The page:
Music video platform Vevo, which was founded as a joint venture by two of the recording industry’s biggest labels, Sony Music Entertainment and Universal Music Group, is reportedly nearing a deal to host content from the industry’s third largest player, Warner Music Group.
Such a deal would end a deadlock between Warner and Vevo dating back to 2009, according to The New York Post — which was first to report the negotiations — and could also represent an opportunity for Vevo to claim audiences from chief competitor YouTube, which currently carries content from all three major labels. YouTube is in the midst of contentious renegotiations with these labels, which allege that the video platform pays insufficient returns and enables the proliferation of copyrighted material.
The deal would reportedly make Warner content available on Vevo for between one year and 18 months, and would also call for Warner to provide Vevo with marketing tools and exclusives. Back in 2009, rather than Vevo, Warner opted to partner with MTV, according to the Post.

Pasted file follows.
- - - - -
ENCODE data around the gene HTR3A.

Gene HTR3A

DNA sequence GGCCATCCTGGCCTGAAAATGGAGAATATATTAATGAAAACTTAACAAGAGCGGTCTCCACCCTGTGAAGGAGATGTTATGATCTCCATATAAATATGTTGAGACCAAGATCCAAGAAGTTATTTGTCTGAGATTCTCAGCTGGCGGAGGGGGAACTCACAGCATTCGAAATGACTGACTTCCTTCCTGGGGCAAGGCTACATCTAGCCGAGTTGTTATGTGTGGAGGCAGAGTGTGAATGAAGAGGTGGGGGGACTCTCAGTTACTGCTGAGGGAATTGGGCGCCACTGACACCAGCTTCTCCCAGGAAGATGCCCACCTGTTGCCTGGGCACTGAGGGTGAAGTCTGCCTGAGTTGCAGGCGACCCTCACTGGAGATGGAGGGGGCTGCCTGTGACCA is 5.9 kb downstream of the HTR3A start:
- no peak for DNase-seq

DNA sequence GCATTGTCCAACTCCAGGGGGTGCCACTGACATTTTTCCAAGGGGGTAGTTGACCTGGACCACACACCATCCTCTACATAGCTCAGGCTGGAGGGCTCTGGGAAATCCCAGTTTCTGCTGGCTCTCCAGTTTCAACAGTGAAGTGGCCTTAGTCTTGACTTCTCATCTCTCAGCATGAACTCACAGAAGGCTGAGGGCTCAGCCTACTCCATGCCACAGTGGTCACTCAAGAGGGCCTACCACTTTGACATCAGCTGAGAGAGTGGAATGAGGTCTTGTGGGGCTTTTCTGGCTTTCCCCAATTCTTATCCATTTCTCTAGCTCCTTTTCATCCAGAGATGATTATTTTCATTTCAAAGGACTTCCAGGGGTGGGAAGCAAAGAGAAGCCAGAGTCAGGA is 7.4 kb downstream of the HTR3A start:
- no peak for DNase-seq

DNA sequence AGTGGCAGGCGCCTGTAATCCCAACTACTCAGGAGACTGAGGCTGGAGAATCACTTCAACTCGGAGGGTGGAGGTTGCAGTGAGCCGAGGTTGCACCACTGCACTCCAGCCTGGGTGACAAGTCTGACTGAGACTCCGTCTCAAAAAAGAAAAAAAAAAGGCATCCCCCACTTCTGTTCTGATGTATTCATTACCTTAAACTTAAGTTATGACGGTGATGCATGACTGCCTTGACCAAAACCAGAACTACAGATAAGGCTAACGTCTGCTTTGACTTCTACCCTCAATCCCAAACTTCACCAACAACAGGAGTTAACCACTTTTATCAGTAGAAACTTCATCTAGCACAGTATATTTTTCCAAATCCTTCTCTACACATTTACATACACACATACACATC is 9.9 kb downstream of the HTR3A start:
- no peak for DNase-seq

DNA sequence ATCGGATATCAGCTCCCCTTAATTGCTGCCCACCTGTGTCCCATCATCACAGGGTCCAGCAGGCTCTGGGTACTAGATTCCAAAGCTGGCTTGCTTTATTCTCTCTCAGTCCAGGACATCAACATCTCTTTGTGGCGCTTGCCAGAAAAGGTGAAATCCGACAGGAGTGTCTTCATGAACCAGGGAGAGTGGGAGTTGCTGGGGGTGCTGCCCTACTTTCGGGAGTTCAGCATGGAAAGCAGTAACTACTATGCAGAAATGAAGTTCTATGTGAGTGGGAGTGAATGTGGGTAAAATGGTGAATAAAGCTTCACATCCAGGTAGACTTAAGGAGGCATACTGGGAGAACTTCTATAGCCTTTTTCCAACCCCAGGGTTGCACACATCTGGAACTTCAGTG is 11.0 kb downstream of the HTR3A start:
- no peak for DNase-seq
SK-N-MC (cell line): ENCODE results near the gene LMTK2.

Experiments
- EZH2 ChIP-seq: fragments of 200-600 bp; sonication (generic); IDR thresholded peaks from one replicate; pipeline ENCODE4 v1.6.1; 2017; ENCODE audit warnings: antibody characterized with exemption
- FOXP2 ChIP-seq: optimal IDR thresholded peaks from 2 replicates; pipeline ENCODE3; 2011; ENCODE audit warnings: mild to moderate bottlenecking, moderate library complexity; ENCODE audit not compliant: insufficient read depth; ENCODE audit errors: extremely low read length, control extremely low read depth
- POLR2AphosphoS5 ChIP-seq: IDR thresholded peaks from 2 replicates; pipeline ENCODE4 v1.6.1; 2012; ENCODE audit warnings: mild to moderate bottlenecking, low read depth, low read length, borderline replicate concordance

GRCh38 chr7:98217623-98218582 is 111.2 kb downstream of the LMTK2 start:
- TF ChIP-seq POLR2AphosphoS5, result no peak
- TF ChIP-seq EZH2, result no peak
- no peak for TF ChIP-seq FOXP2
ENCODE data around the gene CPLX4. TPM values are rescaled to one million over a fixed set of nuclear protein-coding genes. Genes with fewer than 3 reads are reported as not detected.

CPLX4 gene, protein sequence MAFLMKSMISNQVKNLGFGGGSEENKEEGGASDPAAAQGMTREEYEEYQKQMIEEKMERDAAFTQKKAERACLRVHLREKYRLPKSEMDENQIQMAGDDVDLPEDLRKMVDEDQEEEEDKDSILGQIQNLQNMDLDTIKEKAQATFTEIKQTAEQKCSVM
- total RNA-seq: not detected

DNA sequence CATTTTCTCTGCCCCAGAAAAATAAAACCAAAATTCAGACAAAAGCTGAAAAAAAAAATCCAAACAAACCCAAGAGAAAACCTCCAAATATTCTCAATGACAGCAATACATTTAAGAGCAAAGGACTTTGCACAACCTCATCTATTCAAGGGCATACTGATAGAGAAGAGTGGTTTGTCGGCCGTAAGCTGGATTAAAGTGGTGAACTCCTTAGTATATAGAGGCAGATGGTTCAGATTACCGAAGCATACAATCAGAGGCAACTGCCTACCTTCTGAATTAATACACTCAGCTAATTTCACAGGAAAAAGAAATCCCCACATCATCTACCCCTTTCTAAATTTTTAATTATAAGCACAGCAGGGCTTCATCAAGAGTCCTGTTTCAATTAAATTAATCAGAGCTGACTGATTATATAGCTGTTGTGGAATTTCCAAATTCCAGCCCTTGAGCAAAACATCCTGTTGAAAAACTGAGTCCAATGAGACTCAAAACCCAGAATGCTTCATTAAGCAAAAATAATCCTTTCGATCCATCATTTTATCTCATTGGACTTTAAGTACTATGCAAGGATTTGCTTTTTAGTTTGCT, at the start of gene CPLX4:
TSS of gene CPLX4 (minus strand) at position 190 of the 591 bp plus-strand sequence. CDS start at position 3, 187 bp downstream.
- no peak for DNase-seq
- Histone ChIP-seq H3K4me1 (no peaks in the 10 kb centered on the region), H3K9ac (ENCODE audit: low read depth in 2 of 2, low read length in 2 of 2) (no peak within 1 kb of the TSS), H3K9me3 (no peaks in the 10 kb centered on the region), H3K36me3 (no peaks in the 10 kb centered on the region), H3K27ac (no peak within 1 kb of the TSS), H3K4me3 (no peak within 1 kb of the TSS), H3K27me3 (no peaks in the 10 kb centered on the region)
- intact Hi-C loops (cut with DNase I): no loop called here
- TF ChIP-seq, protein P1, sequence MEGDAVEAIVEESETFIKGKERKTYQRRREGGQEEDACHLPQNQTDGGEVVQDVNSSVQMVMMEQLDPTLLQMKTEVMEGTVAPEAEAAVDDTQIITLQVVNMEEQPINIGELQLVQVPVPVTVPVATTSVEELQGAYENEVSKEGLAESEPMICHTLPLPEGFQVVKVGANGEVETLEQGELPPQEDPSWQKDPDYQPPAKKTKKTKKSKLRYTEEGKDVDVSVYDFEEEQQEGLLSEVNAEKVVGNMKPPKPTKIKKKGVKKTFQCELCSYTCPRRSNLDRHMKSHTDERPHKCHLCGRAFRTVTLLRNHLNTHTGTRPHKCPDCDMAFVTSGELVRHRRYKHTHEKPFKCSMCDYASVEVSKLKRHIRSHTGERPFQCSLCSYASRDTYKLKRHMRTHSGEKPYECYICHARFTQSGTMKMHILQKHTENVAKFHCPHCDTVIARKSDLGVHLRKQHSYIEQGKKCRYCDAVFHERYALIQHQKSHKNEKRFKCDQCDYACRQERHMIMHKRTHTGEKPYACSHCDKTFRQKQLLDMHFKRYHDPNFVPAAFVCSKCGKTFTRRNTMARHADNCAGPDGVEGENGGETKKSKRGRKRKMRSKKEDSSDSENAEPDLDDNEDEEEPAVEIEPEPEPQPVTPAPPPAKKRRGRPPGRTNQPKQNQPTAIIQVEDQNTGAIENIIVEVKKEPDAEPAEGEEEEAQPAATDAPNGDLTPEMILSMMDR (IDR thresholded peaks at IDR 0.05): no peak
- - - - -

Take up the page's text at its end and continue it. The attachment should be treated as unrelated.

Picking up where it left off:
The Post reports that Vevo CEO Erik Huggers has been courting Warner owner Len Blavatnik since he joined the company roughly one year ago in hopes that having artists from all three labels on the platform would make it an even more enticing proposition as Vevo eyes the launch of a long-anticipated paid subscription service. Some of Warner’s top artists include Madonna, Ed Sheeran, Wiz Khalifa, and Rita Ora.
Earlier this month, Vevo announced a rebranding effort — including fresh logos, updates to its mobile app, original programming initiatives, and three new video hosts — that will attempt to raise the profile of the Vevo name while simultaneously preparing viewers for the launch of the subscription tier.